Are you sure you want to delete this person?
[Cancel] [Delete]

And I would make Cancel the default (enter key)

2

The answer, not surprisingly, is "it depends on the app". (eg how catastrophic is the loss, is it recoverable, how familiar are users with the app, and other parameters that are specific to your application).

But the good news is, you've already laid out the options very thoughtfully in order of progressive levels of disclosure, so you're 90% of the way there.

The only remaining step is to place yourself in the user's position and ask, what would I want to know to complete this task?.

How you answer that question depends on how much time, experience and budget you have. You can use your own intuition. You can interview users, or conduct tests. But when you feel confident that you can answer that question, I would bet the farm that the answer to what level of disclosure will become forehead-slappingly obvious to you.

  • I know that user testing is a powerfull tool, but it also needs time and effort and a good understanding of the user base. I was looking for a more heuristic, common-sense approach since error prevention is nothing new and many people most likely have know-how on it. – J_rgen Mar 24 '15 at 10:06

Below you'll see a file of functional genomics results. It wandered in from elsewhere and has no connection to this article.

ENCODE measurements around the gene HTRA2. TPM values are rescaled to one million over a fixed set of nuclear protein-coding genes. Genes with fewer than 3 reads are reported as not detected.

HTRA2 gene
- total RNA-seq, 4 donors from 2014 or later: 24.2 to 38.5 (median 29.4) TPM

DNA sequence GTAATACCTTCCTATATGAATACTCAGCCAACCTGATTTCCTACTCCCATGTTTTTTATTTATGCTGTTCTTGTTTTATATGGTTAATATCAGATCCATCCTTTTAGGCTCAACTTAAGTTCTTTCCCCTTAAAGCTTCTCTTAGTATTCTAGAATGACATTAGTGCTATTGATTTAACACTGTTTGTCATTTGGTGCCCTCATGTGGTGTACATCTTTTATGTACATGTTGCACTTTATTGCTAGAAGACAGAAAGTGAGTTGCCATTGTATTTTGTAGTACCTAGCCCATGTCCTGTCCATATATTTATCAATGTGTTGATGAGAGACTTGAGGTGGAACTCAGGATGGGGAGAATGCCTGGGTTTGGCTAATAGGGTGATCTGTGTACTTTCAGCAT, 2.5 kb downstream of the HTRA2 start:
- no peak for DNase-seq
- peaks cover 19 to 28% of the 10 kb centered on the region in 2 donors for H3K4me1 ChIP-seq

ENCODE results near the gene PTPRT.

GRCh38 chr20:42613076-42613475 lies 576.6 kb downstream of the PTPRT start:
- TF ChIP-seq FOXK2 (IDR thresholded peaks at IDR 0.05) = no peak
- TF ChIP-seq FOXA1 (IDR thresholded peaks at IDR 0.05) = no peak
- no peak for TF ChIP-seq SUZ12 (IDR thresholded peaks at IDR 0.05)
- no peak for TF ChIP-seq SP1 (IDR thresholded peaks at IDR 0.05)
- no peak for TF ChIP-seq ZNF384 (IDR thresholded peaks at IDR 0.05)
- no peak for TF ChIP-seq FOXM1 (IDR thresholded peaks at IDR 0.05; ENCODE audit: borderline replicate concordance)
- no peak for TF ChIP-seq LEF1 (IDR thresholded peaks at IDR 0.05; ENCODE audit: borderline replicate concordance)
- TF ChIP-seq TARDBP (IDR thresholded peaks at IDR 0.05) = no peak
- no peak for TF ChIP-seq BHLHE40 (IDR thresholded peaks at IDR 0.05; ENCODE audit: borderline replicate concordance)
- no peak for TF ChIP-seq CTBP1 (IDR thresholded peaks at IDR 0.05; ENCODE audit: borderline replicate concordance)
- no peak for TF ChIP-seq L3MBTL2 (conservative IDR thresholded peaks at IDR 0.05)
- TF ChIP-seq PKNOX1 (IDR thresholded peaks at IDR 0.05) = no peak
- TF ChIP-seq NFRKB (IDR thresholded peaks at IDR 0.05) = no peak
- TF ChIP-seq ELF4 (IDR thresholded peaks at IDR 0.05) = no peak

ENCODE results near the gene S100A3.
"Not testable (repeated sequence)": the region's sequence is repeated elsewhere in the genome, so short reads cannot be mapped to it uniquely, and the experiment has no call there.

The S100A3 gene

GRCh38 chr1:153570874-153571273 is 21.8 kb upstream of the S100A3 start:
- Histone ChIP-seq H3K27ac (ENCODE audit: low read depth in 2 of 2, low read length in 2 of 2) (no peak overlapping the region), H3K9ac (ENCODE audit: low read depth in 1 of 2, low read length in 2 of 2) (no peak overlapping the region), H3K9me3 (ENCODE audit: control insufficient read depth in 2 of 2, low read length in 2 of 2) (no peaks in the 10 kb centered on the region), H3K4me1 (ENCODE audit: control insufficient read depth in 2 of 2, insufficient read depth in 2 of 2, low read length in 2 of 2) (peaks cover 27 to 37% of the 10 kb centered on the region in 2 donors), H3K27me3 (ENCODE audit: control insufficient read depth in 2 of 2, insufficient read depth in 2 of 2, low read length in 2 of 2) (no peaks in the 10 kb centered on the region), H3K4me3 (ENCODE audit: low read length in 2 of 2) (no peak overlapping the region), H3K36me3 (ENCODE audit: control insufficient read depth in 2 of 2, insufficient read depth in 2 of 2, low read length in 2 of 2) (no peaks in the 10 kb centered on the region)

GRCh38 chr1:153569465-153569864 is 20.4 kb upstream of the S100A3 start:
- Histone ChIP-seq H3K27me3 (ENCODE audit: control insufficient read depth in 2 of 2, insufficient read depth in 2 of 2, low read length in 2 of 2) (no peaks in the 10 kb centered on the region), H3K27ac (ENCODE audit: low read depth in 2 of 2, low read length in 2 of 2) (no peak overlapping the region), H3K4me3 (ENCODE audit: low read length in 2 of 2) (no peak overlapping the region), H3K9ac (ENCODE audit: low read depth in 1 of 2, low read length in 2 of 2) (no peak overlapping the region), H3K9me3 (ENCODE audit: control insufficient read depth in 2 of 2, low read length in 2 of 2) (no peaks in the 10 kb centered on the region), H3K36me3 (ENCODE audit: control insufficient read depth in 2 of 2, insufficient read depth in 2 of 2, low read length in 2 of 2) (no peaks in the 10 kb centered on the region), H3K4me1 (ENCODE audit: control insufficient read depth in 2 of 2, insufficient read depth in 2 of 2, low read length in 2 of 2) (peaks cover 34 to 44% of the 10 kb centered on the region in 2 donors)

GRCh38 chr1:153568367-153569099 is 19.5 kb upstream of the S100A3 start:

• @J_rgen It's hard for an outside designer to provide a generic answer here. I'd suggest awakening the designer within you and imagining you are the typical user. What level of warning do you think you need before you confirm your deletion? Then, ask some members of your team the same question. You will find a comfortable answer without a lot of time or budget. – tohster Mar 24 '15 at 17:47
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Loss of data is classified with the highest of severity when it comes to design issues. So only go with option 1 if you are 100% sure that the user will know what he is doing.

Option 2 will lead to frustration. The last thing you want to tell your users is that an action may have negative consequences. They'll immediately hesitate, and wish that you'd spell out said consequences. This will lead to a lack of user confidence.